Return the pissaladière to the oven for about 30 minutes, or until golden brown.

pissaladière sliced

Allow the pissaladière to cool a little and serve with a Salade Niçoise and a glass of chilled Côte de Provence rosé.

As an alternative to bread dough, Julia Child baked her pissaladière with a puff pastry – c’est très riche. Bon appétit!

About Mad Dog

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15 Responses to Pissaladière

  1. Eha says:

    Thank you ! Have loved to eat this ‘forever’ but, to the best of my recollection, have never made one myself. Love the easy dough and topping . . .love your square shape . . . love your point-by-point recipe description as I just have to try !! Want to read more of the history also . . . first travelling to the south of France I regarded the area as a retro- social centrum for the rich-and0famous . . . it took a few journeys to discover the wealth of tastes twixt Nice and Genoa . . . filed for keeps, Mad !

    • Mad Dog says:

      Thanks Eha – me too …and it tastes even better the next day! In my opinion, the key to the pissaladière, is the onions and under frying or poaching them in a deep saucepan, with lots of oil very slowly. The food and culture on the Mediterranean coasts of Italy, France and Spain is completely intertwined. The Provençal coat of arms, is that of Ramon Berengeur III, Count of Barcelona, and his descendants, who as Counts of Provence ruled Provence from 1112 until 1246. But I’m not saying that it’s down to the Catalans, because the Greeks, Carthaginians and Romans were there first!

  2. Eha says:

    Thanks ! I remember way back you stating somewhat the same when Spanish v French coastal cuisine came up on Rick Stein’s foodalogue . . . pretty natural when one thinks about it . . .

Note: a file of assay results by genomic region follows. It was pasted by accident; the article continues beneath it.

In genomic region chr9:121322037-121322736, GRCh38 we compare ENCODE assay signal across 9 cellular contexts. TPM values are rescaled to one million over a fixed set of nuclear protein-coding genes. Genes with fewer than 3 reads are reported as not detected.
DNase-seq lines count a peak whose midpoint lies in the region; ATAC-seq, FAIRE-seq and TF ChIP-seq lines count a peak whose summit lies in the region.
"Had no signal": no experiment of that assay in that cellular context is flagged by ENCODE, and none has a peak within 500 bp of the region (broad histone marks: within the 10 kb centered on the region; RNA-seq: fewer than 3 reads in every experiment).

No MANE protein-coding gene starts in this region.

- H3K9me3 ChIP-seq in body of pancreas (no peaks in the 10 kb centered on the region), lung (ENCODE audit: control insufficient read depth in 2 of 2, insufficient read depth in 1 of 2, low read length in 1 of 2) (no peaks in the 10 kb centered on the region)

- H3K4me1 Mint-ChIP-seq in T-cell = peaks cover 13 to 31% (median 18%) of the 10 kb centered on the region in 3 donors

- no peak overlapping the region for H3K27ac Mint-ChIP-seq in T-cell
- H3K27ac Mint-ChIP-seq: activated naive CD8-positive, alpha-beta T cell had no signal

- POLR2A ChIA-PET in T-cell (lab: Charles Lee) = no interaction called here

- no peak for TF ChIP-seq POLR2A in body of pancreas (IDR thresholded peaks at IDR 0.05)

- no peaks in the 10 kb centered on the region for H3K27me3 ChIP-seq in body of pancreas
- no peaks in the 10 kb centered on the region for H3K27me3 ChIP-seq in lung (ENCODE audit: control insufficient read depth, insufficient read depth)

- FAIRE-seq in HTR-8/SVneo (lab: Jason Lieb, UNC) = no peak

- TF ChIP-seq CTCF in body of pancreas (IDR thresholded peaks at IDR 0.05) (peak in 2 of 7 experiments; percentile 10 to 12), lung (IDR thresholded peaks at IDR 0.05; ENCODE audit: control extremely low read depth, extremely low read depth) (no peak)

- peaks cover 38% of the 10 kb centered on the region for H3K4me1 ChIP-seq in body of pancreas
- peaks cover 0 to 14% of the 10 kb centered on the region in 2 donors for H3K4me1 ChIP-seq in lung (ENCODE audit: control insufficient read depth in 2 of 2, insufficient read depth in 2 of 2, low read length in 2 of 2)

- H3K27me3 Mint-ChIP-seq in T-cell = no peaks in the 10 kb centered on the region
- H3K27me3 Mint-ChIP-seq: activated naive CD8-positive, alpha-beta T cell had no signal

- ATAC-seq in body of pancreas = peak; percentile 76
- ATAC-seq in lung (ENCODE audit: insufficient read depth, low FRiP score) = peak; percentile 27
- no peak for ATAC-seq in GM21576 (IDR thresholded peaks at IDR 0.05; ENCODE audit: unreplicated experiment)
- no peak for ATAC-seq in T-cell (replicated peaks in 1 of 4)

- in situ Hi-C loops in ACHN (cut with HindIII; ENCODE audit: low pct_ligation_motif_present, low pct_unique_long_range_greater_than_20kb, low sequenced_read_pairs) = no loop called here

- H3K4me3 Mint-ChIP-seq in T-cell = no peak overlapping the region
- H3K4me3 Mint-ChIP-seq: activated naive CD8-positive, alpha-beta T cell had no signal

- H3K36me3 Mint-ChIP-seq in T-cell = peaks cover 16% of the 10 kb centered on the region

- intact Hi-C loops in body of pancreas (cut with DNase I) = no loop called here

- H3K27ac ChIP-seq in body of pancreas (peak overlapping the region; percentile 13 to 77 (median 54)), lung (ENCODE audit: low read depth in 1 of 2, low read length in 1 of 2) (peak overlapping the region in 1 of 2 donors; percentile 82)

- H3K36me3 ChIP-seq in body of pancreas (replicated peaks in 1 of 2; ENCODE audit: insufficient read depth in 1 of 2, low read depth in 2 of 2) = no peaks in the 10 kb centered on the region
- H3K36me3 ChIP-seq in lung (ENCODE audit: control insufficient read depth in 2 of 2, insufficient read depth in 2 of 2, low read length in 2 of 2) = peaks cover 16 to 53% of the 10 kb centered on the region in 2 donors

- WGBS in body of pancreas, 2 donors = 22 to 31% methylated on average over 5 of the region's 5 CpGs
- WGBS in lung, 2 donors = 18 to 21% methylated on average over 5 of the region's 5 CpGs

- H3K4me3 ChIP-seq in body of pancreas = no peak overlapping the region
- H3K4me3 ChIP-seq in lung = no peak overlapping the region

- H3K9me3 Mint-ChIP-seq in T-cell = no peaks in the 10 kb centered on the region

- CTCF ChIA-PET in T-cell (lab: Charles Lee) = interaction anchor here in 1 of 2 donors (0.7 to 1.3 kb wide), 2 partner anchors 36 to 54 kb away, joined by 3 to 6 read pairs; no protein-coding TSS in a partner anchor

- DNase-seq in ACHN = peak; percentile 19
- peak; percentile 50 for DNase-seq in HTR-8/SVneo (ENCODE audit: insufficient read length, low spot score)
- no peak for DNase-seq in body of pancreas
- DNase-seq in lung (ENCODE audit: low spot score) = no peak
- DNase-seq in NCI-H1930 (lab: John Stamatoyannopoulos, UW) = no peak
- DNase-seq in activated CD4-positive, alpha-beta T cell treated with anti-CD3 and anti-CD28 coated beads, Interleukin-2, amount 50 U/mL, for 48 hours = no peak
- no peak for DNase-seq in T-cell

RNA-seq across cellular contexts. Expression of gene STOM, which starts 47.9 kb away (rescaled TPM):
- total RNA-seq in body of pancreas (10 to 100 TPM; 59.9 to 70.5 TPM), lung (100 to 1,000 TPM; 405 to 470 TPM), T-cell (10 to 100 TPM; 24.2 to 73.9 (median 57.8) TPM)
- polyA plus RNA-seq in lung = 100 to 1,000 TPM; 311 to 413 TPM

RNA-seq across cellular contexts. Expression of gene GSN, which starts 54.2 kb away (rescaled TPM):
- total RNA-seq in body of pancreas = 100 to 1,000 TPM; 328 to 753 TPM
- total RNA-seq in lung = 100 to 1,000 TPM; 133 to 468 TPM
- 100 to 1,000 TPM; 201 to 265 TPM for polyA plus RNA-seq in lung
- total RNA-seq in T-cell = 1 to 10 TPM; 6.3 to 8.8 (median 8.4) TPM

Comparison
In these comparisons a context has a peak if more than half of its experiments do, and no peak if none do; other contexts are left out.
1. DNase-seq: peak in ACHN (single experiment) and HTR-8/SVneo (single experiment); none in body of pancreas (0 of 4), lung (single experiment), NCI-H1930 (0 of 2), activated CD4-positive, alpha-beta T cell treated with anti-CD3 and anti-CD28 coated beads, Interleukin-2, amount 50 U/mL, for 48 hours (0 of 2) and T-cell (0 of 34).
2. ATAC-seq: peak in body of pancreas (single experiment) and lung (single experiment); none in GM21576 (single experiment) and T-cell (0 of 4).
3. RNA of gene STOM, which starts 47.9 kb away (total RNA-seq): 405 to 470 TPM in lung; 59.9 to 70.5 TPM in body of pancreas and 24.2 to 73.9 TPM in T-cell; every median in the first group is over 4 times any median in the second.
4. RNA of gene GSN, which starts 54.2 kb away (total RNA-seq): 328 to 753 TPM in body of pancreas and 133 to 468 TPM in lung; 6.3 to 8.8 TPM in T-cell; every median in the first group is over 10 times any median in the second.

3. Nadia says:

    One of my favourites. I used to make it frequently but now living on the Côte d’Azur, I simply buy the best ones at my local boulangerie.

  4. Karen says:

    Your pissaladière is a true work of art and I’m sure it was as good tasting as it is good looking.

  5. Ron says:

    Mad Dog, I really enjoyed this post. Your food history lesson was brilliant. I will be trying this, both for the sake of history and because I love pizza and anchovies. Don’t you love fresh bakers yeast? We’re all caught up here with yeast production and it is once again freely available. Hand gel on the other hand is still a struggle…

    • Mad Dog says:

      Thanks Ron – comments like that make all the research and effort worthwhile. I just got some elderflower “champagne” fermenting using natural yeast in the air. It’s going great guns too!

      • Ron says:

        That’s very cool. You know we have a friend who has a yeast named after her. She’s a retired yeast researcher from Lund Uni. I bet she would like your elderflower champagne.

        • Mad Dog says:

          How brilliant! I’m photographing the process and will do a post in a couple of weeks if all goes well. Getting it to ferment with natural yeast made me very happy – the warm dry weather makes for an abundance of flowers and keeps the yeast on them. The simplicity of the recipe was what really drove me to make it.

  6. Wow, thanks for sharing this luscious pissaladière. I think I´ll try it very, very soon indeed. I love matching anchovies with onions.